We are searching data for your request:
Upon completion, a link will appear to access the found materials.
I had a dish of fish and found 2 oval shaped nearly 1cm long bones in its head.What help does it do to the fish? what is its name? I have clicked the picture myself .
I am a professional fish biologist and those are otoliths; I have aged thousands of them. They are primarily used in maintaining equilibrium, hearing, and balance. The details of the shape of the otolith can vary between species but generally look very similar. They are located in the skull of the fish, usually at the back.
Here is an image of other otoliths: Photo source: Examples of common fish otoliths found at archaeological sites in Florida. Images from the Florida Fish and Wildlife Conservation Commission http://www.flickr.com/photos/myfwc/sets/72157625872804969/
Otoliths are calcium based structures located within otolithic organs (the sacule, lagena, and utricle) and make up the inner ear of boney (teleost) fishes. They come in pairs and there are three of them: Sagittal (within the saccule), lapillali otoliths (within the utricle) and asterisci (within the lagena). They are made of calcium carbonate and are generally composed in two different crystalline formations, aragonite and vaterite; crystalline form and amount depend on the otolith and stress induce metabolic processes. Otoliths are formed as the fish grows. In periods of fast growth (warmer months) the otolith forms faster and in periods of slow growth (colder months) the otolith forms more slowly. Given the cyclical pattern of warm and cold months in the year, the otolith form annuli (growth rings); annuli can be used to age fish just like rings on a tree. Additionally, they are metabolically inert and cannot be reabsorbed as calcium reserves like other boney structures in the fish; thus, they are a permanent record of the fish's age. This permanent record can also be used to evaluate the life history (i.e., movement patterns) using trace element analysis.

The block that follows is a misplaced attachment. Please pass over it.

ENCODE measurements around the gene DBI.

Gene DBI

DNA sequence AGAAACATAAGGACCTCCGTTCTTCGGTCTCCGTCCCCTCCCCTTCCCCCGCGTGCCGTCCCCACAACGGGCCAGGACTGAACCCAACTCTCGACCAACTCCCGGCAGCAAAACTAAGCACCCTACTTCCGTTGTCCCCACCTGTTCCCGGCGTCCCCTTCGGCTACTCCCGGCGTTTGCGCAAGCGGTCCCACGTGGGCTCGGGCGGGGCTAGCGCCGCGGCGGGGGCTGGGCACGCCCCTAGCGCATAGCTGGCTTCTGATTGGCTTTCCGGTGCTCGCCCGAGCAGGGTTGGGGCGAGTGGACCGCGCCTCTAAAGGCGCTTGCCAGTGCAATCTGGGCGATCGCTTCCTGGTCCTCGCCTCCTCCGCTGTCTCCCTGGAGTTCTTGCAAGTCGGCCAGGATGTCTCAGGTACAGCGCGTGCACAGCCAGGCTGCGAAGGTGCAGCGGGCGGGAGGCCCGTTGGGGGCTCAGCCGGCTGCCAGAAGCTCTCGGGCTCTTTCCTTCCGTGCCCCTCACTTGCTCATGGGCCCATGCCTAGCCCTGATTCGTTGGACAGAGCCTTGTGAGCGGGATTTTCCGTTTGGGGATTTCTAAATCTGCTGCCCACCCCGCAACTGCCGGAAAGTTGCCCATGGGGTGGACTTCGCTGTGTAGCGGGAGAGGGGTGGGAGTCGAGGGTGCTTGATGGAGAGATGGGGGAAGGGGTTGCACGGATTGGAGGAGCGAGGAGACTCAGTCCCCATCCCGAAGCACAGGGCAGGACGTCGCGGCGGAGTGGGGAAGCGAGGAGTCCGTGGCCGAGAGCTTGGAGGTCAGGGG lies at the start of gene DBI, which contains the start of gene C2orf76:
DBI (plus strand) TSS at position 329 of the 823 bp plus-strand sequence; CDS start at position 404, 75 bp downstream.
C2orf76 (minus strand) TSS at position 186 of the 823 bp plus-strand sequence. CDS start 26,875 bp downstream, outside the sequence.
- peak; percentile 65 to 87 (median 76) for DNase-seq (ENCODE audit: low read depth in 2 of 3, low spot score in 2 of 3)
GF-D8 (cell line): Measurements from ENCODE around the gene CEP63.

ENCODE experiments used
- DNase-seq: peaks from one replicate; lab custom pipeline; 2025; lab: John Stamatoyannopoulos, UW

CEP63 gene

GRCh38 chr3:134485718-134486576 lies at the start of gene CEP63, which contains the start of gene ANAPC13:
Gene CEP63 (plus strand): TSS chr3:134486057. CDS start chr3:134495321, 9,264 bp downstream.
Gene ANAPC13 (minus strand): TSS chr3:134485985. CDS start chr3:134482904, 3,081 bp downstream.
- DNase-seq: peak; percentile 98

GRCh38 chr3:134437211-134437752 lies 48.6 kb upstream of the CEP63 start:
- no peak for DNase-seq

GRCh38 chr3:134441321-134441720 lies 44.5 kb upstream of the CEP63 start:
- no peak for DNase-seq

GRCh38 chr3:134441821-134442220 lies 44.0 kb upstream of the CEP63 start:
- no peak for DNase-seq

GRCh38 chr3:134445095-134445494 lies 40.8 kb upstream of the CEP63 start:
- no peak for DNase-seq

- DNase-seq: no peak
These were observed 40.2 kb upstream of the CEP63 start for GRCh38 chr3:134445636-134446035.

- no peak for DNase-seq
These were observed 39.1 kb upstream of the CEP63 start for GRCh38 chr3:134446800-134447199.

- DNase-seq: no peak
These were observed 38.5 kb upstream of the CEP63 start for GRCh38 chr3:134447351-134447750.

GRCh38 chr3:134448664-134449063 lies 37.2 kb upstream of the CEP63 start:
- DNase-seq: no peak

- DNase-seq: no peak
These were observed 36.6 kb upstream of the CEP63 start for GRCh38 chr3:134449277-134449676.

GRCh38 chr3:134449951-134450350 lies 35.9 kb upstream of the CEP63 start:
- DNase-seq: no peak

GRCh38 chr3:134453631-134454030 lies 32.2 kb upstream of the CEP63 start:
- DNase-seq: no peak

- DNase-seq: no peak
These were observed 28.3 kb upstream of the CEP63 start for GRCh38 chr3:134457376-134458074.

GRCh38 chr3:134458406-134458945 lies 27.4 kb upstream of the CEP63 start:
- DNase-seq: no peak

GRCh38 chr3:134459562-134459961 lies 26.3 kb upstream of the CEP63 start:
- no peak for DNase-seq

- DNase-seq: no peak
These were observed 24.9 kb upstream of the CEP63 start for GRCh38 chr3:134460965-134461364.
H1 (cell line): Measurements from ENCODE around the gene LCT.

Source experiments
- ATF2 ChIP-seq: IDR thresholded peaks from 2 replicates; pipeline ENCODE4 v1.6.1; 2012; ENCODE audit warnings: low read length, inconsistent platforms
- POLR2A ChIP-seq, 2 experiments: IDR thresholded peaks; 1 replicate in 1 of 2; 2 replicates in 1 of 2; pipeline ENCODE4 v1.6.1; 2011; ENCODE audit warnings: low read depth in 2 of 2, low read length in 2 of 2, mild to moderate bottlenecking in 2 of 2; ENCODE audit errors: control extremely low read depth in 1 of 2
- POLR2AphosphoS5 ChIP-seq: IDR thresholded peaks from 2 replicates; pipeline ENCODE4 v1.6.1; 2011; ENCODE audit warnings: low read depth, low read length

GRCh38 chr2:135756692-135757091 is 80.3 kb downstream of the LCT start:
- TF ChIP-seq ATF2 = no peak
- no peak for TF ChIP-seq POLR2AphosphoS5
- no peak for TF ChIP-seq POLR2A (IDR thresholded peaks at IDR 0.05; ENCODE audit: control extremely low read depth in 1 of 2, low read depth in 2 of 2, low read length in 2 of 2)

Specifically, how do they work/help the fish? Within the sacule, lagena, and utricle the otoliths are suspended in endolymphatic fluid within their respective organs. The organs have hair-like sensors in them that detect vibration or movement of the otoliths within, triggering an associated nervous stimuli. The nervous stimuli are then interpreted as movement and orientation.
Here are some sources:
This book is also an excellent resource for a much more in-depth look:
The methods of reproduction in fishes are varied, but most fishes lay a large number of small eggs, fertilized and scattered outside of the body. The eggs of pelagic fishes usually remain suspended in the open water. Many shore and freshwater fishes lay eggs on the bottom or among plants. Some have adhesive eggs. The mortality of the young and especially of the eggs is very high, and often only a few individuals grow to maturity out of hundreds, thousands, and in some cases millions of eggs laid.